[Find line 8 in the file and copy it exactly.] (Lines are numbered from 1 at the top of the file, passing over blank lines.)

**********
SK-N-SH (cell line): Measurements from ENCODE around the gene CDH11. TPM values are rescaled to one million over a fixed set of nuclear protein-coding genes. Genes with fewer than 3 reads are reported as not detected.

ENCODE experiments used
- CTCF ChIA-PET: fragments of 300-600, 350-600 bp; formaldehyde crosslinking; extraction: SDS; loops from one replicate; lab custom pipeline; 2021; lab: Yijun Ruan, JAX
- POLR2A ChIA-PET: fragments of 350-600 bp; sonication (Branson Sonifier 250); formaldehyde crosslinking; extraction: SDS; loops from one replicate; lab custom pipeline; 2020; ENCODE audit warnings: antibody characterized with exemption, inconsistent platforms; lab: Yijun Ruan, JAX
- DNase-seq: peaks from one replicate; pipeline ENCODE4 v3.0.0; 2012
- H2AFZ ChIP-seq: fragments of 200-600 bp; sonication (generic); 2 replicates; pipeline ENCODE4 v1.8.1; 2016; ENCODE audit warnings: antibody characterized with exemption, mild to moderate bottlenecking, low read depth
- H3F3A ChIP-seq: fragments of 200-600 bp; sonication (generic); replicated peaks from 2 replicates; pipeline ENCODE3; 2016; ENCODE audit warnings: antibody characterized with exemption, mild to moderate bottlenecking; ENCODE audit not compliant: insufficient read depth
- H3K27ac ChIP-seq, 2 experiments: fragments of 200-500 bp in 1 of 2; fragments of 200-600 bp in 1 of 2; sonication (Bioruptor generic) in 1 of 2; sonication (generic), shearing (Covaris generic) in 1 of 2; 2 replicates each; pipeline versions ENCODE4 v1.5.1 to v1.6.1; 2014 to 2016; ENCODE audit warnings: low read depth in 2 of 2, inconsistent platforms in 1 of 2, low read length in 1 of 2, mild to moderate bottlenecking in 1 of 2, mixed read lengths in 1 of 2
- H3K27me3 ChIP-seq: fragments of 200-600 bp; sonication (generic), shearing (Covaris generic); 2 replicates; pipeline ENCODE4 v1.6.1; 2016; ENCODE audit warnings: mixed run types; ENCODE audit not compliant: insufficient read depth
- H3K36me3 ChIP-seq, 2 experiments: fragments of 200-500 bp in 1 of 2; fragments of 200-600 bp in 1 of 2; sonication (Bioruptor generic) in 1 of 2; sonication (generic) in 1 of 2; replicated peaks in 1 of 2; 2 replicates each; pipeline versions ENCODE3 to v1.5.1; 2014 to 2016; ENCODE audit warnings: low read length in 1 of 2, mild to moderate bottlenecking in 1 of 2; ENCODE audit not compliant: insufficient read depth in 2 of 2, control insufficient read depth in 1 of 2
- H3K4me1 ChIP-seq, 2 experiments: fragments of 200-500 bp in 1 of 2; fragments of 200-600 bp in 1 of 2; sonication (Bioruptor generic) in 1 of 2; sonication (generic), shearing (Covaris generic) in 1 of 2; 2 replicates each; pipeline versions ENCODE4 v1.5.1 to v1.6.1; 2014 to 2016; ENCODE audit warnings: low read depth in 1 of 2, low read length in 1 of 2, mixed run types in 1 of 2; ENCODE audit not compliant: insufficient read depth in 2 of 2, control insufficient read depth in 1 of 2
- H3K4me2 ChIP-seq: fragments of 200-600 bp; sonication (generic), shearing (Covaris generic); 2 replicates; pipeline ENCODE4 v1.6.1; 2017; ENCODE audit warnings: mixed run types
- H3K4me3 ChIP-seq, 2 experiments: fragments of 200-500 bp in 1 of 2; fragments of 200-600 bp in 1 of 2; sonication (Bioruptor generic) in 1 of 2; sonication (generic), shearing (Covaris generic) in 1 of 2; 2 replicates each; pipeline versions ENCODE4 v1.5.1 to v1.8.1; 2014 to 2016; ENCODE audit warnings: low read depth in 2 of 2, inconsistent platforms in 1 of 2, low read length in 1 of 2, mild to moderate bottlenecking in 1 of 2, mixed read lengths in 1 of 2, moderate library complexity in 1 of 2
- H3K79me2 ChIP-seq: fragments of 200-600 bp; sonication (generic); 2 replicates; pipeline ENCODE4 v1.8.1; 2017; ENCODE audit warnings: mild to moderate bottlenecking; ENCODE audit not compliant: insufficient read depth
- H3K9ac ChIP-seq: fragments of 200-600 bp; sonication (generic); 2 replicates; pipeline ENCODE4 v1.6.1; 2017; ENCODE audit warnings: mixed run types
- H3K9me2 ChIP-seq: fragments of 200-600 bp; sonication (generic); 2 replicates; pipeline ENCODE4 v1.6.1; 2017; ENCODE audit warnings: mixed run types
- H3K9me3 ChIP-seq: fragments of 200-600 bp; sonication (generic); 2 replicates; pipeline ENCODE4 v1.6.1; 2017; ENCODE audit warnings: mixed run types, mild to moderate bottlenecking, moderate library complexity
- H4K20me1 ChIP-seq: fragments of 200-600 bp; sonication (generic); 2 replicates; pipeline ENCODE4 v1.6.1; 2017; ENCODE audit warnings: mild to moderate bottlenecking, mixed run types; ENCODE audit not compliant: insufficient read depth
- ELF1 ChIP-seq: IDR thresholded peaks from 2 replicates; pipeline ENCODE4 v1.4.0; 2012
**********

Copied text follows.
- H3K27ac ChIP-seq, 2 experiments: fragments of 200-500 bp in 1 of 2; fragments of 200-600 bp in 1 of 2; sonication (Bioruptor generic) in 1 of 2; sonication (generic), shearing (Covaris generic) in 1 of 2; 2 replicates each; pipeline versions ENCODE4 v1.5.1 to v1.6.1; 2014 to 2016; ENCODE audit warnings: low read depth in 2 of 2, inconsistent platforms in 1 of 2, low read length in 1 of 2, mild to moderate bottlenecking in 1 of 2, mixed read lengths in 1 of 2